Framing & Peer Effects on Social  Security Claiming

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Framing & Peer Effects on Social Security Claiming
Security Claiming Presented
Presented by Mathew Greenwald
by Mathew Greenwald
Mathew Greenwald & Associates, Inc.
November 18, 2010
Washington, D.C.
Methodology
» Ten focus groups
» All participants were required to be ages 50 All participants were required to be ages 50 –
61, eligible to receive Social Security, and in excellent or good health (self‐reported)
excellent or good health (self
reported)
» Income of participants
˃ $20k to $39.9k
$ k $
k
˃ $40k to $74.9k
˃ $75k to $149k
Acknowledgement: Olivia Mitchell of the Wharton
School, Jeffrey Brown of the University of Illinois and
Arie Kapteyn of RAND worked on this project.
2
Limitations of Focus Groups
» Small sample size
» Lack of random selection
» Questions not asked in the same order across Q
groups
» Impact of persuasive participants
Impact of persuasive participants
˃ Various techniques used to eliminate this impact on key issues and questions
impact on key issues and questions
3
Objectives of Groups
» Aid in design of quantitative study
d d
f
d
˃ Stimuli
˃ Question wording
˃ Development of hypotheses for quantitative testing
» Exploration of new issues
» Possibility of serendipitous findings
˃ New hypotheses
˃ New stimuli
˃ New questions and changes in question wording
4
Peer effects on when to permanently
leave the labor force are diminished by:
» Limitations on financial information disclosed
Limitations on financial information disclosed
» Widespread belief that financial situation is different than peers even co‐workers with different than peers –
e en co orkers ith
same position and tenure
» “Disappearance” of co‐workers after they leave the company for retirement
5
Peer Effect – Main impact on decision
to retire
» Reports of experience in retirement
˃ Fun, sociable, less stressful, not expensive OR
Fun sociable less stressful not expensive OR
˃ Lonely, depressing, isolated, expensive
6
Issue Concerning the Annual Social Security
Statement
» The importance of estimated benefit reported on annual “Your Social Security Statement”
» Incorporation of estimate into planning for leaving work force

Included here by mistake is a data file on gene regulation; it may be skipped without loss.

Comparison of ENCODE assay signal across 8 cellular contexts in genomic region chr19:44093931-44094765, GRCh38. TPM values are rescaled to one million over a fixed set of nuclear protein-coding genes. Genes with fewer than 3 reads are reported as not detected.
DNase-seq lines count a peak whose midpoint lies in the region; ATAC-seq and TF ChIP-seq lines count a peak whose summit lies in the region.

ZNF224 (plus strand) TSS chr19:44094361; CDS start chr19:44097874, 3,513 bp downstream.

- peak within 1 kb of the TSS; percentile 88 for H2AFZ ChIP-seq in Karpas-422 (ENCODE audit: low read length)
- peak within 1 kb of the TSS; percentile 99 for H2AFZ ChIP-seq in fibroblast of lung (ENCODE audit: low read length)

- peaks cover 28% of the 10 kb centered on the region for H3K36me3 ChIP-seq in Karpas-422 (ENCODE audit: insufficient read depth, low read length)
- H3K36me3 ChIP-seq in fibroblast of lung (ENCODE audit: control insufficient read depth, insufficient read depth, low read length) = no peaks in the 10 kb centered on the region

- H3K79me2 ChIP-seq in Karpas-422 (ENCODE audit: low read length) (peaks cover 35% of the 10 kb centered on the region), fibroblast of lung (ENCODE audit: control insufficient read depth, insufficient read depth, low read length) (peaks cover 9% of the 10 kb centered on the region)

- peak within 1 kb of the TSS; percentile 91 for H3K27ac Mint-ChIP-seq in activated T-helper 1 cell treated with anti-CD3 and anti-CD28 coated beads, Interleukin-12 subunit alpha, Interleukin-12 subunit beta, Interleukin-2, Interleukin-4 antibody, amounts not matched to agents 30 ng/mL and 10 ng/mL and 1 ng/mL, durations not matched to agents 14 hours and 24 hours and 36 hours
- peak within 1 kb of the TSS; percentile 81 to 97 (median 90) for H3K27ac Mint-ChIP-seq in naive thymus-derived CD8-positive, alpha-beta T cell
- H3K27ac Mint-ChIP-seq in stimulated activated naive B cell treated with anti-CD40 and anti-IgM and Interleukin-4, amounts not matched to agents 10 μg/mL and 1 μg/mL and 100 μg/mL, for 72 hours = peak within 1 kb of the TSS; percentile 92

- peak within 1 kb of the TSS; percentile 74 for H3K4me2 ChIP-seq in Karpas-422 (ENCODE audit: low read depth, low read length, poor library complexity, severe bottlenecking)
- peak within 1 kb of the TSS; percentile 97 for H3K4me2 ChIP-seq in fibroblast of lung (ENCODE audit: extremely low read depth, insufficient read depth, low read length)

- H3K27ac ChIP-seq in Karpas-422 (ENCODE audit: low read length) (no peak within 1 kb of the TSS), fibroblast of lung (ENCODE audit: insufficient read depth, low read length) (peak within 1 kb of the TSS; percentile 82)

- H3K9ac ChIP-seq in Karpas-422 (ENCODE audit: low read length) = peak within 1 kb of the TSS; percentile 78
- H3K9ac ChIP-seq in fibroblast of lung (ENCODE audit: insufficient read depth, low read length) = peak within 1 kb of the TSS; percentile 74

f
l
f l
kf
» Low awareness of deduction for Medicare premiums and taxation of benefits when income exceeds certain limits
of benefits when income exceeds certain limits
When informed of these potential deductions, there is a strong sense that this information should appear on the statement.
“I want to know the final number. The net number is better than “I
k
h fi l
b Th
b i b
h
having the gross number.”
7
An idea for providing information on
deductions for Medicare premiums
» It is impossible to estimate the size of future deductions from Social Security benefits
» One idea generated by the group is to present y
information of the last three years of Medicare premium levels
8
There is a powerful loss aversion factor
concerning claim decisions
» Break‐even analysis, which informs participants that the one year of benefit payments not h h
fb
fi
received due to delaying claiming will be made up in a specified period of time, encourages early i
ifi d
i d f i
l
claims
˃ Even among those who believe they will live well beyond break‐even point
˃ Even among those concerned about outliving financial resources
9
Moderate and high income participants tend
to be more open to later labor force
participation than lower income people
» Many higher income participants enjoy their work and do not mind the prospect of delayed retirement
» A number of lower income participants find work physically hard, stressful, and unpleasant
physically hard, stressful, and unpleasant
“After
After II’m
m retired I don
retired I don’tt want to work part time or any time because want to work part time or any time because
I’m exhausted. I want a break. I wish I could retire today because I don’t want to work forever.”
10
Concerns about solvency of Social Security
System pushes some toward earlier claiming
» Concerns about solvency of Social Security System is widespread
» Some feel cuts will not be made for those receiving benefits
˃ This leads some to conclude it is wise to claim early
“I’d rather have the $15,000 annually now than get an extra $100 per month. Waiting could be a problem because I can see the day when the government will not be able to make those payments.” when the government will not be able to make those payments.
– Low income participant
11
There is strong sensitivity to message
from government agency
» A few consider the term “payment cuts” too harsh
» Negative reaction by a few to the phrase you can use your Social Security benefit “to pay for goods l
b
f “
f
d
and services.” (This lead to change in quantitative study stimuli.)
d
l )
“I don’t like the phrase “paying for goods and services.” I’ll pay for whatever I want to pay for” whatever I want to pay for.
– Medium income participant
12
There is a high degree of trust in the
Social Security Administration
» Almost all accept Social Security estimates and i f
information without question
i
ih
i
» Information from the Social Security Administration is considered important and worth reviewing
» However, many are not seeking out information y
from the Social Security Administration
˃ Few report using the website
13
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